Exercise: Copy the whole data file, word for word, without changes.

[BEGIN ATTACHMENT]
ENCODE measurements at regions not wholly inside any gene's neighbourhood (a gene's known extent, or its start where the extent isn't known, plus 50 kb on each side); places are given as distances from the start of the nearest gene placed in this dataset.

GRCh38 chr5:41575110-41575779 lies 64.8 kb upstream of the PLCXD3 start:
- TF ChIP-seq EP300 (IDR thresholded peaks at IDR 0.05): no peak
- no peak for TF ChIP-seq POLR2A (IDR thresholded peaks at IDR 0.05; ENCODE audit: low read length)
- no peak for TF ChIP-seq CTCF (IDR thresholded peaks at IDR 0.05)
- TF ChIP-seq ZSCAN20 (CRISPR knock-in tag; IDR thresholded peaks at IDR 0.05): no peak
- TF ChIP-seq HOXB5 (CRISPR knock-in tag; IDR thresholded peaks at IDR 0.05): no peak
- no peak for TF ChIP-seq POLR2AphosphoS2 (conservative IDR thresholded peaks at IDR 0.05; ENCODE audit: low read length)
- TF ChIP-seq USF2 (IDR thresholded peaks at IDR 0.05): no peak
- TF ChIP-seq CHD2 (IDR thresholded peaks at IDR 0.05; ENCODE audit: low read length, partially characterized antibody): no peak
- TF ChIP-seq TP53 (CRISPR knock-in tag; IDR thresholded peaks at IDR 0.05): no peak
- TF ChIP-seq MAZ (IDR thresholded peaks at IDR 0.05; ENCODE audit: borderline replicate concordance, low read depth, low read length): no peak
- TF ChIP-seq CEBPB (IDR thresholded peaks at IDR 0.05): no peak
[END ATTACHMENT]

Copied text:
ENCODE measurements at regions not wholly inside any gene's neighbourhood (a gene's known extent, or its start where the extent isn't known, plus 50 kb on each side); places are given as distances from the start of the nearest gene placed in this dataset.

GRCh38 chr5:41575110-41575779 lies 64.8 kb upstream of the PLCXD3 start:
- TF ChIP-seq EP300 (IDR thresholded peaks at IDR 0.05): no peak
- no peak for TF ChIP-seq POLR2A (IDR thresholded peaks at IDR 0.05; ENCODE audit: low read length)
- no peak for TF ChIP-seq CTCF (IDR thresholded peaks at IDR 0.05)
- TF ChIP-seq ZSCAN20 (CRISPR knock-in tag; IDR thresholded peaks at IDR 0.05): no peak
- TF ChIP-seq HOXB5 (CRISPR knock-in tag; IDR thresholded peaks at IDR 0.05): no peak
- no peak for TF ChIP-seq POLR2AphosphoS2 (conservative IDR thresholded peaks at IDR 0.05; ENCODE audit: low read length)
- TF ChIP-seq USF2 (IDR thresholded peaks at IDR 0.05): no peak
- TF ChIP-seq CHD2 (IDR thresholded peaks at IDR 0.05; ENCODE audit: low read length, partially characterized antibody): no peak
- TF ChIP-seq TP53 (CRISPR knock-in tag; IDR thresholded peaks at IDR 0.05): no peak
- TF ChIP-seq MAZ (IDR thresholded peaks at IDR 0.05; ENCODE audit: borderline replicate concordance, low read depth, low read length): no peak
- TF ChIP-seq CEBPB (IDR thresholded peaks at IDR 0.05): no peak